Author sues over poorly copy-edited book [Charleston Post and Courier]
Leon Koziol, a former city councilman and candidate for state senate in Utica, N.Y., has accused Booksurge of outsourcing the editing of his book to India and delivering thousands of volumes with upside-down text and "words not found in the dictionary."
Shakespeare lines that are now cliches [The Shakespeare Book of Lists]
The old joke goes something like this: A guys walks out of the theater after seeing Hamlet for the first time. "I don't know why everybody thinks Hamlet is such a well-written play," he says. "It is full of cliches." Well, here is a whole list of cliches, along with where they originated.
Generic names for soft drinks, by county [PopVsSoda.com]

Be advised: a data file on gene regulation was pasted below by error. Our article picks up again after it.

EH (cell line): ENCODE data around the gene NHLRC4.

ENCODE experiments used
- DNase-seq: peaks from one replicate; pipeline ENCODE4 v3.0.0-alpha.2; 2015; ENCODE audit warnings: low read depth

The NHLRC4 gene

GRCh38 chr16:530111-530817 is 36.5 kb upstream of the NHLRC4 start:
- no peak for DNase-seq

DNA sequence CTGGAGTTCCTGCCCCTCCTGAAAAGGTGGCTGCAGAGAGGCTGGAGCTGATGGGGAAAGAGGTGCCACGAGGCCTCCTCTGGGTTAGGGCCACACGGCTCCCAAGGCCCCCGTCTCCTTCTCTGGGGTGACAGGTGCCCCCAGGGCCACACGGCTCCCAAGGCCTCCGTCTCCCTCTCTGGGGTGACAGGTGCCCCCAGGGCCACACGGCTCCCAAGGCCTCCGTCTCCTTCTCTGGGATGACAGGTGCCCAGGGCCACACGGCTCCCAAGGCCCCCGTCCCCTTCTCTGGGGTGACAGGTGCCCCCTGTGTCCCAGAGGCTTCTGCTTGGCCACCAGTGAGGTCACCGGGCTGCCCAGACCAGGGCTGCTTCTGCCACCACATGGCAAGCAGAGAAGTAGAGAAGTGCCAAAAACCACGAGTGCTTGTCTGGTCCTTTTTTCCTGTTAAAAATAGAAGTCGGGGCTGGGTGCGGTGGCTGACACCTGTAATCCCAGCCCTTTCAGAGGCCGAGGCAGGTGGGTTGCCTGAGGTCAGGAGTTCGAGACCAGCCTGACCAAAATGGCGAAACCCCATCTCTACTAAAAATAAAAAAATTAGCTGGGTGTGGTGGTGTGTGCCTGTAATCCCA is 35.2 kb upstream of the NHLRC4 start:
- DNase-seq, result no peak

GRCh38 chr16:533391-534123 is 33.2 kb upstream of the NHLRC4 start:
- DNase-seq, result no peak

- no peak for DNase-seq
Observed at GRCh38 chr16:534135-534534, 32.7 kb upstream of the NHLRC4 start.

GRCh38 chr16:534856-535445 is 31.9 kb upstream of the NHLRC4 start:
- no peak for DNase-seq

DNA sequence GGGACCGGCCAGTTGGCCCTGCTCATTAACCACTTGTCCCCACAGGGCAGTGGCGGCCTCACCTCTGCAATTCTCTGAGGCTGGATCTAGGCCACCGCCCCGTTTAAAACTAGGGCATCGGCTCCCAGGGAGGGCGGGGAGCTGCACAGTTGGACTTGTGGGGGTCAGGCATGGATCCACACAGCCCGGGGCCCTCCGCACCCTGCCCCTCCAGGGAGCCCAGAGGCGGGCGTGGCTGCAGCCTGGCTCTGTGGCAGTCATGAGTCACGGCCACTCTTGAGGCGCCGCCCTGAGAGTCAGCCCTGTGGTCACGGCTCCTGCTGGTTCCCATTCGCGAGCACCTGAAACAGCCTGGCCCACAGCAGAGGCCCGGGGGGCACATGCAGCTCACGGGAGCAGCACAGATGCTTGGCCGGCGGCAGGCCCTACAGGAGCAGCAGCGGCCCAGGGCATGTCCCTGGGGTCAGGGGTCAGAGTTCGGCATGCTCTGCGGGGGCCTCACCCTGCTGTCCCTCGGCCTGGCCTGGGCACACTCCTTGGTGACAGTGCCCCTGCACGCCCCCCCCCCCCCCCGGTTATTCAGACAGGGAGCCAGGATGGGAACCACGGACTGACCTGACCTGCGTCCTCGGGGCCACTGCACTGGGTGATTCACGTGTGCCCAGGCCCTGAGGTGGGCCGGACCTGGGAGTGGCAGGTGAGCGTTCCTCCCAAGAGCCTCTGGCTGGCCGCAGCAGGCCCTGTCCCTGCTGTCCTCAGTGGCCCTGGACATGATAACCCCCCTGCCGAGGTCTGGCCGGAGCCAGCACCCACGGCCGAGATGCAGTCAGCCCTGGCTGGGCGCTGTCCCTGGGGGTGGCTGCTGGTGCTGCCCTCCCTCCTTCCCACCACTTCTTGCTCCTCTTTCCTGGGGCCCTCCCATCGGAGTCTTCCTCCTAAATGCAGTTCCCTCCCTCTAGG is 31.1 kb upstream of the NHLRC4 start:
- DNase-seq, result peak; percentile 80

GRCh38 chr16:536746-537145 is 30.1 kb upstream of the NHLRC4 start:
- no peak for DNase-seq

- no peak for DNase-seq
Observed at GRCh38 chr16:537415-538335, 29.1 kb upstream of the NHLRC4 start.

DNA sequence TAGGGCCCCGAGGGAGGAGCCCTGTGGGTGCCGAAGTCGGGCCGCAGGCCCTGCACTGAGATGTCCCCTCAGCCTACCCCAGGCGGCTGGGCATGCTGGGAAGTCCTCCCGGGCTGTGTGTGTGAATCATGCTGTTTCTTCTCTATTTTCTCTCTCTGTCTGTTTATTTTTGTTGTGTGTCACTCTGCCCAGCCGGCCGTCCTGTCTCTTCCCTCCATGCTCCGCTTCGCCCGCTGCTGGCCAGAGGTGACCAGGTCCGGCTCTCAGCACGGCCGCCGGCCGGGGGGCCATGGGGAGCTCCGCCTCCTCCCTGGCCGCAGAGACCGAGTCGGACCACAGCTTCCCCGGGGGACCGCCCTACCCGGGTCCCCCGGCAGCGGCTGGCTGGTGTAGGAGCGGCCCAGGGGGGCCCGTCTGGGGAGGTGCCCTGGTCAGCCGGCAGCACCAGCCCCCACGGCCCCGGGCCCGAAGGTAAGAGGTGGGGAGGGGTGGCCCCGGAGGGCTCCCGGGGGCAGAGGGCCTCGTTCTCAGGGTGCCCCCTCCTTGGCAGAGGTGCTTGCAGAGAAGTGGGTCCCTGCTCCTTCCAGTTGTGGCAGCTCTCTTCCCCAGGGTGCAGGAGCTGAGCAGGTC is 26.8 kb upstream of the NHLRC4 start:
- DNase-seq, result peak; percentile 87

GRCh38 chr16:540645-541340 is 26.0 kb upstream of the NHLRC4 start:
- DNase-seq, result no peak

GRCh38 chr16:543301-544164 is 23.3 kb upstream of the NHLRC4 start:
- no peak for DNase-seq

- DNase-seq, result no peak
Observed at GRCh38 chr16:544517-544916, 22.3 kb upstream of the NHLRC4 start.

Do you say soda, pop, coke or something else? Eighty-one percent of the respondents in my Dallas County, Texas, where I live now, went for coke. In Sedgwick County, Kansas, where I grew up, 71 percent went for pop. Somehow, I say soda.
One, two, three and four spelling bee words were misspelled in newspapers [Regret the Error]
Sure, these are easy words to get wrong because they're so unusual. But the errors make us such easy marks.
Adios, apostrophe:The Internet is killing off punctuation it doesn't need [Toronoto Star]
Its? It's? '90s? One word, two? A hyphen? Huh?It's old, it's useless, it's annoying and according to one linguist, the Internet bell doth toll for the apostrophe, among and other arcane punctuation. "People are absolutely confused about punctuation, particularly about apostrophes," says Naomi Baron, professor of linguistics at American University in Washington, D.C., and author of Alphabet to Email: How written English has evolved and where it's going. As if to prove the point, the publisher accidentally left out the apostrophe of the "it's" on one of the first drafts of the book jacket.